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Government and Politics


Gov. Kasich gets Ohio lawmakers' OK to move the State of the State
The annual address will be in Lima
by WKSU's STATEHOUSE BUREAU CHIEF KAREN KASLER


Reporter
Karen Kasler
 
In The Region:
State lawmakers in the House have voted to allow Gov. John Kasich to move his State of the State speech out of Columbus for the second time in history. Ohio Public Radio's Karen Kasler reports.
Moving the State of the State address

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Last year, the idea of moving the governor's speech to an elementary school in Steubenville on the border with West Virginia was almost revolutionary. But Republican Rep. Matt Huffman liked it so much, he suggested holding it in his district in the future. And the governor apparently agreed – proposing to lawmakers to travel to Lima this year. 

“I hope this is a tradition that continues and that this event will go certainly beyond Gov. Kasich’s terms in office,” says Huffman.

But as he did last year, Democrat Ron Gerberry of Canfield near Youngstown argues that moving the State of the State away from the Capitol destroys the historical significance of the speech and demeans its importance.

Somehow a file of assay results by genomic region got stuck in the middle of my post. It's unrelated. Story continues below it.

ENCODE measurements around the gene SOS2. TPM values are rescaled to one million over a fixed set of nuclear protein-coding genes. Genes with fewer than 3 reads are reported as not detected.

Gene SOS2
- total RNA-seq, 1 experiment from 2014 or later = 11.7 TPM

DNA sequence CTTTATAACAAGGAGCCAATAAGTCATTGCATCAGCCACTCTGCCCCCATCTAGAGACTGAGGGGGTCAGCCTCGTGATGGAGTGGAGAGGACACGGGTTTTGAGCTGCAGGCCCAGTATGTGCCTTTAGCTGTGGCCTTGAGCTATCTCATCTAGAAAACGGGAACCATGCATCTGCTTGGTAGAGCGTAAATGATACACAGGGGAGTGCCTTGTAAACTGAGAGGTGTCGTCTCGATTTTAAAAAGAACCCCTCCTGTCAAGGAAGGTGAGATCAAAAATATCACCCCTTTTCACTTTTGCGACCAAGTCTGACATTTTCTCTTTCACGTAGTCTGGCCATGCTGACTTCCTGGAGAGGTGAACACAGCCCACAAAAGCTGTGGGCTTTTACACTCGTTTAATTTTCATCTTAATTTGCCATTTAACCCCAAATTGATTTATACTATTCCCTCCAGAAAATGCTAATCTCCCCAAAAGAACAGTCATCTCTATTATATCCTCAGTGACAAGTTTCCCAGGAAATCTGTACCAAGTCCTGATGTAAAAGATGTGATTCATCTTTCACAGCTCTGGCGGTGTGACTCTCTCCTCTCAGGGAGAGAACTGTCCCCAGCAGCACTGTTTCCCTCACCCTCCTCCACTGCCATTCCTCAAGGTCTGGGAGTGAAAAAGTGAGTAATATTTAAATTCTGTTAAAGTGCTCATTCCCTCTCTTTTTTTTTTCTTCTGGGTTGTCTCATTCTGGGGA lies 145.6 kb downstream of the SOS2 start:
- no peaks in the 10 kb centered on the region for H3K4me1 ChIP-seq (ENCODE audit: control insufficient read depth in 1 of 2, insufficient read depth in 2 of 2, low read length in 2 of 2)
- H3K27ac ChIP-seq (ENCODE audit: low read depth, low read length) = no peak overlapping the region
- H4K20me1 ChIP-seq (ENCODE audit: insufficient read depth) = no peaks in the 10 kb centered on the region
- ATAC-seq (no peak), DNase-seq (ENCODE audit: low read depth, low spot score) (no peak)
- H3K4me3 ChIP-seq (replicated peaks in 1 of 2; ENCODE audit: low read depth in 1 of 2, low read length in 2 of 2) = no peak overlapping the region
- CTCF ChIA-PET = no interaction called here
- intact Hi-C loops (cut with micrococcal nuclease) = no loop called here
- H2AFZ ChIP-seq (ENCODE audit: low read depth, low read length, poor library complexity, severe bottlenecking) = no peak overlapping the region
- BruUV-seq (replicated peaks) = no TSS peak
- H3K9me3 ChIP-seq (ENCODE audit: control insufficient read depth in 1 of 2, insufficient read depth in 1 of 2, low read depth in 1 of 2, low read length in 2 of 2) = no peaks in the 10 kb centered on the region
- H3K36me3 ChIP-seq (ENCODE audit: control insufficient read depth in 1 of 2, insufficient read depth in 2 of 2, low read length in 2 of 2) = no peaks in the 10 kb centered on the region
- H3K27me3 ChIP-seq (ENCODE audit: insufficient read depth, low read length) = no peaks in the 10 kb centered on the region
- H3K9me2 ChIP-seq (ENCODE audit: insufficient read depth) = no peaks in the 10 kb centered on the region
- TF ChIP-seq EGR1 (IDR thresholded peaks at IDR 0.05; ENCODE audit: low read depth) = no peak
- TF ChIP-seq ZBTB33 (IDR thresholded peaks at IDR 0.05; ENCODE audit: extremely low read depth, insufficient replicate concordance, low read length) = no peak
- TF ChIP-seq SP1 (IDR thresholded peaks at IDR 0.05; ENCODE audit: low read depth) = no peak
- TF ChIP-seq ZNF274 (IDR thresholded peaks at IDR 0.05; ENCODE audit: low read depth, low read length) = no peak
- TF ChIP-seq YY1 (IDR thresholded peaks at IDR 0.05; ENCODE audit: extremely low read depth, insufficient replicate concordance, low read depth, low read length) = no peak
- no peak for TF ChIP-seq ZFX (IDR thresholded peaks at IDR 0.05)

“And now what we’ve done is to take one last tradition and we’ve turned it into a political event.”

But Gerberry wasn’t able to convince some lawmakers who had blasted the move of the speech last year – such as Republican Lynn Wachtmann of Napoleon in northwest Ohio. 

“This is an eating of crow, Mr. Speaker.”

Wachtmann says he was surprised at the positive reception Kasich's speech got at its remote location, so he now supports the move. And Youngstown Democrat Bob Hagan made the surprising move to agree with Wachtmann. 

“….if in fact he will support next year having the governor come to Youngstown, because I can build a wonderful stage over an injection well.”

Hagan says the idea of bringing government to his district is a bigger deal than the tradition of holding the speech at the Statehouse,

He acknowledges the State of the State is a political speech – but says that's the case no matter where it is delivered.

Democrat John Carney of Columbus supports the move, but wonders why the speech was moved to 6:30 p.m. Huffman says it’s because the governor and his cabinet will spend the entire day in Lima before the speech that evening.

Eighty lawmakers approved holding the State of the State in Lima, compared to 52 last year.
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